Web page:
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The Visual Front-End of Reading

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Reading and the human brain

An EU team studied the cognitive neurology of reading. The study successfully modelled letter and word perception, verified with electroencephalography, which validated the recycling theory of how reading evolved.

Fundamental Research

For most people, reading is effortless. Yet, the ease hides a cluster of complex and connected cognitive processes, many of which remain unknown. The EU-funded VIFER (The visual front-end of reading) project examined the visual perception of written words. Researchers considered how statistical learning shapes such perception. The team produced a comprehensive learning-based neuro-computational explanation for word perception. Researchers also integrated the neuro-computational approach with electrophysiology using an electroencephalogram (EEG). This method provided novel types of neural signatures, which allowed characterisation of timing and spatial aspects of the cortical processing involved in reading. Most importantly, the team developed several advanced neuro-computational models able to describe the fine details of visual word perception. Initial results concerned the processes involved in perception of letters. Simulations showed a plausible hierarchical structure of visual features that emerged during unsupervised perceptual learning. The study supported the recycling hypothesis, whereby cortical structures evolved to support general vision and perception of letters. The team additionally investigated the cognitive mechanisms that combine letters into words, and the emergence of lexical statistical regularities. An extension of the same model used for letter perception easily acquired lexical grammars representing discrete words. The result demonstrated that the generative approach successfully applies to sequential letter processing, and that the emergent statistical model effectively simulates psycholinguistic patterns. Work on whole-word perception involved development of a further model able to simulate many neural-level details in visual word perception. One such detail was spatial normalisation. The model also explained how normalisation produced various psycholinguistic phenomena, including letter transposition. Simulations revealed details of the hierarchical structures allowing word perception. Single letters are the essential top-level perceptual element. Advanced analysis of EEG signatures revealed the complex dynamics of visual perception processes associated with reading. Such processes could theoretically decode perceived letters/words from cortical activity. Nevertheless, testing of the hypothesis showed that EEG signals could only allow discrimination of low-level visual features. Instead, the team explored steady-state visually evoked potentials, and their use as tools for investigation of cognitive mechanisms. VIFER results helped reveal the deep cognitive functions involved in reading, meaning potential new treatments of reading disorders.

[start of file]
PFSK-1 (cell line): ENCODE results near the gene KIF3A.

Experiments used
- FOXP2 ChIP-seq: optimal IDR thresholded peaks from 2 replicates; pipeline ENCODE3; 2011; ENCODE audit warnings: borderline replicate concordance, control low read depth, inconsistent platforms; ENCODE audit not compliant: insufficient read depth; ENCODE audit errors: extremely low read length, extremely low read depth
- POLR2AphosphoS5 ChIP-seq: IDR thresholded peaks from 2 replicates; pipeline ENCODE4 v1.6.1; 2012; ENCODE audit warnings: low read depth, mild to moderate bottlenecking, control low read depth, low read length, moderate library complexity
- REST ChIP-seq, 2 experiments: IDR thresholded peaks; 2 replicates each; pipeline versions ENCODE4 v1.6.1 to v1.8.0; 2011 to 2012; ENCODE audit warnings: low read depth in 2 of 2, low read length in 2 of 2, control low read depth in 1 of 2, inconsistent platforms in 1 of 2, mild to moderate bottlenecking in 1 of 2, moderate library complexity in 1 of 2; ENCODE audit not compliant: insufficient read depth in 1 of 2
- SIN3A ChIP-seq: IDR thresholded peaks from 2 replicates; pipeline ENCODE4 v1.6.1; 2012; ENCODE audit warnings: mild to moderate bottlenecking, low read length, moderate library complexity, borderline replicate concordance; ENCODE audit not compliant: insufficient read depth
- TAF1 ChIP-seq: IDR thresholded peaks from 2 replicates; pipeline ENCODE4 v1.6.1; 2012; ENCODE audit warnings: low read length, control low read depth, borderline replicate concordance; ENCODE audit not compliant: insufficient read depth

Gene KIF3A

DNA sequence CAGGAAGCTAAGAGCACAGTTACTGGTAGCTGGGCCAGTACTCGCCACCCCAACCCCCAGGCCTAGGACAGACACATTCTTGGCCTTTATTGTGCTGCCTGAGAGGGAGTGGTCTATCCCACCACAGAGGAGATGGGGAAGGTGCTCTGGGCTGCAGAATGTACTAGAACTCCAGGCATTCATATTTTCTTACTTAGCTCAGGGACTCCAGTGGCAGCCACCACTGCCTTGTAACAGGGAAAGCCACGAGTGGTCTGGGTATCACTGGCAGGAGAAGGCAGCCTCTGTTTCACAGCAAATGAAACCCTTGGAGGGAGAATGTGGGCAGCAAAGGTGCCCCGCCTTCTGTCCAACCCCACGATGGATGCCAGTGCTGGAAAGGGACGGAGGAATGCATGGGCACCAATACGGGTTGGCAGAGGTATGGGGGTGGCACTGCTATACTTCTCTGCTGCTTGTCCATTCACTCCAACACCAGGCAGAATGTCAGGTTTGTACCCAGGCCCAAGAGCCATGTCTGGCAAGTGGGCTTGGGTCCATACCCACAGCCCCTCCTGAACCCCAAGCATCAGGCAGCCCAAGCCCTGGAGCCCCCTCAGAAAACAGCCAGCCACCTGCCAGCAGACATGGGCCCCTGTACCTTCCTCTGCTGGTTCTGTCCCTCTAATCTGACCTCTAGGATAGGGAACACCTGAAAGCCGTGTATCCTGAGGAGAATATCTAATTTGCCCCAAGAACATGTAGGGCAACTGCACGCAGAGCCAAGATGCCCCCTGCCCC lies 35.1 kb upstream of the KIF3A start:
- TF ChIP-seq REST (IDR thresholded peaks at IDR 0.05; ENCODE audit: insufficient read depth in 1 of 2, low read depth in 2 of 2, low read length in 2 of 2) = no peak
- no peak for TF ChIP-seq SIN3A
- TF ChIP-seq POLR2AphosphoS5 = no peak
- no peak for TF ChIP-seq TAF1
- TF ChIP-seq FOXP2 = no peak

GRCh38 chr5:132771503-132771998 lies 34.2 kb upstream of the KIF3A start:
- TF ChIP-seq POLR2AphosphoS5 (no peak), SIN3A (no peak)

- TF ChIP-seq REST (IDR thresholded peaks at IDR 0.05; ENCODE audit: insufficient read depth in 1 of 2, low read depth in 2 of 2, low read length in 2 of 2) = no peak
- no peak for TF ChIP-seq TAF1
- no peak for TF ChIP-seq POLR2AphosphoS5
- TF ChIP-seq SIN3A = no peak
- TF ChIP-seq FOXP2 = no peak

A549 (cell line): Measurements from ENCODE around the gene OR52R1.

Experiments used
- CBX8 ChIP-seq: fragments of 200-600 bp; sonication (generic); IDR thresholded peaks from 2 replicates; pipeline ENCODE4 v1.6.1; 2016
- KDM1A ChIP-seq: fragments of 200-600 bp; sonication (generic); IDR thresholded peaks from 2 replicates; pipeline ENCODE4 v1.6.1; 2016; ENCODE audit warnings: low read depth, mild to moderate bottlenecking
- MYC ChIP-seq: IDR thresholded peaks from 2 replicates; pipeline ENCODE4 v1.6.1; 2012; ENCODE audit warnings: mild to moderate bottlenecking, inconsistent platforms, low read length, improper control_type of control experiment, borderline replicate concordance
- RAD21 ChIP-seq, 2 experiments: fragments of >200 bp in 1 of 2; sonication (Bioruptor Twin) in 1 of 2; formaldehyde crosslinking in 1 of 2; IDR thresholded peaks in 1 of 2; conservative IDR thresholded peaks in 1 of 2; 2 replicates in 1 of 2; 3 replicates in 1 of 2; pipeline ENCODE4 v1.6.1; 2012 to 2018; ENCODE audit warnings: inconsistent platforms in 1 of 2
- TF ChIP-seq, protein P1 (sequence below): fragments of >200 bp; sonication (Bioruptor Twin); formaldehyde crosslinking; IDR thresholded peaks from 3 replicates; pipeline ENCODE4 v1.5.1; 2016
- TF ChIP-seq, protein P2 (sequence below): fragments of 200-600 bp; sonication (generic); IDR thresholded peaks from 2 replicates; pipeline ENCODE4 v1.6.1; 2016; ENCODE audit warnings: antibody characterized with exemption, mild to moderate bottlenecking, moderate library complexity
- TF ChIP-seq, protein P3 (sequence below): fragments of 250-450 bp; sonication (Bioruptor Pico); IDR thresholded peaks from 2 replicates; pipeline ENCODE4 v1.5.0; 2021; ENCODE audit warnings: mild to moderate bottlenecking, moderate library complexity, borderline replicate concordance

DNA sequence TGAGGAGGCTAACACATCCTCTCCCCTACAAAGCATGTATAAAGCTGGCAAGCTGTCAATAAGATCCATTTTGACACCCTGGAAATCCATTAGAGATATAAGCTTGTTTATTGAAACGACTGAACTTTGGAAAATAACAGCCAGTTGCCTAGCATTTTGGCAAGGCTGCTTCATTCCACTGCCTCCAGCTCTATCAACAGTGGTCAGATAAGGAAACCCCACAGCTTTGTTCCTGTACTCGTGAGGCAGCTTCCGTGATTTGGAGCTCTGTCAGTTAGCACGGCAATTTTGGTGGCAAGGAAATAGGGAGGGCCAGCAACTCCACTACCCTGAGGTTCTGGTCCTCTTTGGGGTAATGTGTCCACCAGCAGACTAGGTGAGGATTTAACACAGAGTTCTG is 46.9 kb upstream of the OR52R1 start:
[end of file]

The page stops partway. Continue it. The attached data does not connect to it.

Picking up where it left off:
Reading, word perception, VIFER, visual perception, neuro-computational, EEG

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